Guidelines to submit a contribution
All the articles submitted to Strata must be original work that has not yet been published. They must also be the work of graduate students and should enrich historical research. Articles can discuss all historical periods, geographical zones, and historical themes, so long as the methodological and conceptual approaches are clearly articulated. By publishing articles promoting a wide variety of approaches and themes, we hope to shed light upon the current dynamism of the field of history in Canada.
The contributions will undergo blind reviews by a scientific committee composed of PhD students and professors who will base their recommendations based on the originality of the study, the value of the publication, and the quality of the writing. The articles will then be revised by Strata’s Editorial Committee. We ask authors to send their contributions by email to email@example.com, accompanied by an abstract (maximum of 150 words), and a short biography (maximum of 75 words). Confirmation that contributions have been received will be sent via email within a week.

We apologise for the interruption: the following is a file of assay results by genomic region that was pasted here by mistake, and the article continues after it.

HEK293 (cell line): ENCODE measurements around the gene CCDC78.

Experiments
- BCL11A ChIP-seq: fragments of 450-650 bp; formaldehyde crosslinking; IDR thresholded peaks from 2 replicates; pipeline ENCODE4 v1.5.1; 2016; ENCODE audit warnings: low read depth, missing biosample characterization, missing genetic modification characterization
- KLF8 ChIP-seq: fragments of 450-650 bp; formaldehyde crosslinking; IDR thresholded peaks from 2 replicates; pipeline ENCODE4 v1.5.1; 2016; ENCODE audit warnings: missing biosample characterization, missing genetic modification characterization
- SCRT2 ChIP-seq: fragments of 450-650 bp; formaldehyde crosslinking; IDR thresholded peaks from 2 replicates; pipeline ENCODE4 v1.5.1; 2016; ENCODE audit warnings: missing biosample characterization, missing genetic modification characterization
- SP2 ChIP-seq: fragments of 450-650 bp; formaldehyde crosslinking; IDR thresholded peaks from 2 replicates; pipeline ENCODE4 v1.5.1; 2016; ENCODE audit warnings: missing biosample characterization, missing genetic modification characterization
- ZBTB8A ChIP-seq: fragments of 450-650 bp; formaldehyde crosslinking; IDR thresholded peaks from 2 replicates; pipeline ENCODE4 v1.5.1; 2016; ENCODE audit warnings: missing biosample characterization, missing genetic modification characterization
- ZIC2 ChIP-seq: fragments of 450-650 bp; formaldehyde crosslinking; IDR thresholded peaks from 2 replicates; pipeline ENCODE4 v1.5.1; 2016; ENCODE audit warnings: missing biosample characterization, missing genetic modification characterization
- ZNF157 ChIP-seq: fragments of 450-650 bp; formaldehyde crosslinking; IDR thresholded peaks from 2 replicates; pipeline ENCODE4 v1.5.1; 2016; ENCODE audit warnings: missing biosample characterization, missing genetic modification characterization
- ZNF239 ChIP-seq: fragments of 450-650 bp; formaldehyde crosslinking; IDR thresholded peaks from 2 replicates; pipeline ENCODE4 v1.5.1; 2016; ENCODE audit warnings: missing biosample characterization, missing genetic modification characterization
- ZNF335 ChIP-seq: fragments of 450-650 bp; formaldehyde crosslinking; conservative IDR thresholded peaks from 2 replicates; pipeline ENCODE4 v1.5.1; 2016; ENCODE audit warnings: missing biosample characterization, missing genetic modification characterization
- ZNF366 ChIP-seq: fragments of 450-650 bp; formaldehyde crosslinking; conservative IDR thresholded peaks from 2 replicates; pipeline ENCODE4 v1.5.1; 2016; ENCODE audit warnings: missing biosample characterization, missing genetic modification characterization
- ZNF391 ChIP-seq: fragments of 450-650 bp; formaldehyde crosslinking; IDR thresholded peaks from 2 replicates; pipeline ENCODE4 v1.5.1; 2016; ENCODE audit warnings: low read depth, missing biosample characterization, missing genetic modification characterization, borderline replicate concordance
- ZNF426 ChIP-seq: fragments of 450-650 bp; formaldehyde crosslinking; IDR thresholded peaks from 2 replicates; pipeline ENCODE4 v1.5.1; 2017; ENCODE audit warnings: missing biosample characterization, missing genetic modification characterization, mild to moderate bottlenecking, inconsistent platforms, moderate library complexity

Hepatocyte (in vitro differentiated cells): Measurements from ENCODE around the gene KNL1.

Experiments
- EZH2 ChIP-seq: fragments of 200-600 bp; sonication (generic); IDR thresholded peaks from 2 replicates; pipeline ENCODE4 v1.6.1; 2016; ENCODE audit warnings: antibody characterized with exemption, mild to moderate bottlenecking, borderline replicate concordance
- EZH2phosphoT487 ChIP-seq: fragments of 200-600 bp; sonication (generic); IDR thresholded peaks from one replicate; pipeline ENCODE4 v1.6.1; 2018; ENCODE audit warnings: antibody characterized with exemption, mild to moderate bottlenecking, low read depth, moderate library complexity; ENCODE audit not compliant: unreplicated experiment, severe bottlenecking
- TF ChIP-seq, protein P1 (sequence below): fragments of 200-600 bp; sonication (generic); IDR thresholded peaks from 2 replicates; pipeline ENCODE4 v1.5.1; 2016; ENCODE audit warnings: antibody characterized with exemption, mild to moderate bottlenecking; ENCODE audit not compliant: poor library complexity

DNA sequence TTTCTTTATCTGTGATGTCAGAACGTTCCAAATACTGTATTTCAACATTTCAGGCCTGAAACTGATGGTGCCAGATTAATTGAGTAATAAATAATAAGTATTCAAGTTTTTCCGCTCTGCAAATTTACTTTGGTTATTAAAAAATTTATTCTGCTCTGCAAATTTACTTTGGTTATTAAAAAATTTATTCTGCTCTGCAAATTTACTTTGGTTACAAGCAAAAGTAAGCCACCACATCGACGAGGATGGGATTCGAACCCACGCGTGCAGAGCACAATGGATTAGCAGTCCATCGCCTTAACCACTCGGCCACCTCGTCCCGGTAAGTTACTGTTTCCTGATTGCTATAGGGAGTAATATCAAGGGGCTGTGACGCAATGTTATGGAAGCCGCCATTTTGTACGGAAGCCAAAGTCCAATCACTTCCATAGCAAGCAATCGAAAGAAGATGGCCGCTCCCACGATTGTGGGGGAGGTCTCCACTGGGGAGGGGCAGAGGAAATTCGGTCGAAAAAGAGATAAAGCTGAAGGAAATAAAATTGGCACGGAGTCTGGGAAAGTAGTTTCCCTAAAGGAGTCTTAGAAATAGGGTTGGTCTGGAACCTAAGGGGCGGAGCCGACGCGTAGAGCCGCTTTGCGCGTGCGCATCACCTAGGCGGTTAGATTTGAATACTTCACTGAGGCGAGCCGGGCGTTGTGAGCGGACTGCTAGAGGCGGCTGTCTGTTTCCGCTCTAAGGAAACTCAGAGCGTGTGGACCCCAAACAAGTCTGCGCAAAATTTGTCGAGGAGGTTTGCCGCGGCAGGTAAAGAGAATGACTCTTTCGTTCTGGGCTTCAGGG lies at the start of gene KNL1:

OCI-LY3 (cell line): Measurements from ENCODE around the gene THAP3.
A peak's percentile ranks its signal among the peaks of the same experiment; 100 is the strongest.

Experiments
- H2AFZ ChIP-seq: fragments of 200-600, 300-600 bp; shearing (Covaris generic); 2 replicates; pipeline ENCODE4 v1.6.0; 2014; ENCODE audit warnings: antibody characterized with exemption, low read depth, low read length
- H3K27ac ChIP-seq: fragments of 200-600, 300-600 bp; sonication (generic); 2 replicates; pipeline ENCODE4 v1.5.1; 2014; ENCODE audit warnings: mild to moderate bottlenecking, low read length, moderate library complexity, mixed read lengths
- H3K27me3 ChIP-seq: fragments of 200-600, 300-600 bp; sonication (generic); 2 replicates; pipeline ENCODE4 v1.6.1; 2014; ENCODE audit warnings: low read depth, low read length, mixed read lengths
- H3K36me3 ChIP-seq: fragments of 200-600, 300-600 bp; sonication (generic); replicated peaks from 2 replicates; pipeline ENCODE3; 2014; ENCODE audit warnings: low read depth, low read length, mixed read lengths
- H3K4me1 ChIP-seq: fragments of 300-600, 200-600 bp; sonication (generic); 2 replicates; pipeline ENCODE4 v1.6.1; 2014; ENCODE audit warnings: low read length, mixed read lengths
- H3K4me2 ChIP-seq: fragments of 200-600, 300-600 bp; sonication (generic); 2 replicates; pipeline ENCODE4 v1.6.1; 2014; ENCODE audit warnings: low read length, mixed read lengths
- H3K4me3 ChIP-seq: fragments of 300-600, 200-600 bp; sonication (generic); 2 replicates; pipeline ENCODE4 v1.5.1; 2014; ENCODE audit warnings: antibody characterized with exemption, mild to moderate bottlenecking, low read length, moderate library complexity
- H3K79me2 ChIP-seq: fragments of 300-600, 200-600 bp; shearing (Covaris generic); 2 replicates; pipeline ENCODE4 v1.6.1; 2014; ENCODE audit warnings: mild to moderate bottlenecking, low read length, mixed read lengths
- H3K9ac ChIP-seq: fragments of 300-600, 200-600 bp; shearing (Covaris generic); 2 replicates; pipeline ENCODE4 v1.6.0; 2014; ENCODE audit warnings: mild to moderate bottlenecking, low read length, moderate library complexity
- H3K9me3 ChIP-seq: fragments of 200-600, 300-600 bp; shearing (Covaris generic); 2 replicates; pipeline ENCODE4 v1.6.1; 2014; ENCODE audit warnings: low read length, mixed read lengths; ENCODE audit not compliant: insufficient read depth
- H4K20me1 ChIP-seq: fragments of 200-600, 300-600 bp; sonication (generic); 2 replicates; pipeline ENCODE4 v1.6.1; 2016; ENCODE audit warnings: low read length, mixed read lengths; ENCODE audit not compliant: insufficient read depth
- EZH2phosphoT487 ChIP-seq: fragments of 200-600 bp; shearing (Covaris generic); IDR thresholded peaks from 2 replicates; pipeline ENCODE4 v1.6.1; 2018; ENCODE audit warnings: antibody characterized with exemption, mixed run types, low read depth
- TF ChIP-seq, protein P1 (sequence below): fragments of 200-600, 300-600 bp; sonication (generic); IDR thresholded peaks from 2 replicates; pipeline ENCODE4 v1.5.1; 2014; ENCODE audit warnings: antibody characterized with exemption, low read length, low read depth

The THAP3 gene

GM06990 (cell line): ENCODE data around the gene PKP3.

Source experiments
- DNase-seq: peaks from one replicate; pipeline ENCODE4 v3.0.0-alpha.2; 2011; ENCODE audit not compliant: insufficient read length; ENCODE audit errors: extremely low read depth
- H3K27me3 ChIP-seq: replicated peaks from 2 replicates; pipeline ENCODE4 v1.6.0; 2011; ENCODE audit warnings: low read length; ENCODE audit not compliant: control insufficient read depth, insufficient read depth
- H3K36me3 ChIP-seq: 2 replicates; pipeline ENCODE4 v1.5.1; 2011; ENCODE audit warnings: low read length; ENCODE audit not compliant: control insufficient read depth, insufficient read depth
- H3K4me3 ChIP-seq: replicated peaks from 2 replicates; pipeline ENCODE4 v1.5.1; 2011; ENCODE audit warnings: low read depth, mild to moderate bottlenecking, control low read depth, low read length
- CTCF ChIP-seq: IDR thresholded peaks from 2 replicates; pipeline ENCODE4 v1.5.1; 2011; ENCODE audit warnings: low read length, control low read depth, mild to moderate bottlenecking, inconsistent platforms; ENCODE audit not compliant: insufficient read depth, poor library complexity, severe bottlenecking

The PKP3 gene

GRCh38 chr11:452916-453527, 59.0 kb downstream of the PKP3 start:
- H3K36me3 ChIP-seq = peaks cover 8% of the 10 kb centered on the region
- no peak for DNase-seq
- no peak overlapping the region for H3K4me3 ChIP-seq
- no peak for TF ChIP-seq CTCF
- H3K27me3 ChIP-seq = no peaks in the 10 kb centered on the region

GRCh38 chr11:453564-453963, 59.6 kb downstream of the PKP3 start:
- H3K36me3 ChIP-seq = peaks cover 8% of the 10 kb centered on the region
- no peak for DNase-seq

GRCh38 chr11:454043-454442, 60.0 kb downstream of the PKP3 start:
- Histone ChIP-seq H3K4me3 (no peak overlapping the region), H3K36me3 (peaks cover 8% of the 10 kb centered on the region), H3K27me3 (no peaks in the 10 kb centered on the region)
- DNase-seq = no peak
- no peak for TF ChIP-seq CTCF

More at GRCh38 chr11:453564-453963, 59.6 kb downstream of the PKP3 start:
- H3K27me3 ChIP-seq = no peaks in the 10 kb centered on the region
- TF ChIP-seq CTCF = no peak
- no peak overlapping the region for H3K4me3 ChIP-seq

It should be noted that the prizewinner of the best written contribution for the Pierre Savard Conference 2017 will be exempted of the review’s evaluation process and will be directly qualified to be published in our next issue as part of the conference proceedings. However, the prizewinner contribution will be subject to revision by our Editorial Committee in order to be published.
Standards of presentation :
- Articles must be between 4500 and 6500 words (excluding footnotes)
- MS Word must be used
- The text must be double-spaced, in Times New Roman, font 12 and paginated
- French submissions should follow the new orthography
- The heading must contain the author’s full name, their university affiliation and their level of study
- Any photos, maps, or other graphs must be a minimum of 300 dpi JPEG or PNG. If required, reproduction permission must be obtained from the copyright holder
- The article must contain footnotes and a bibliography that follow the University of Ottawa’s Department of History guidelines :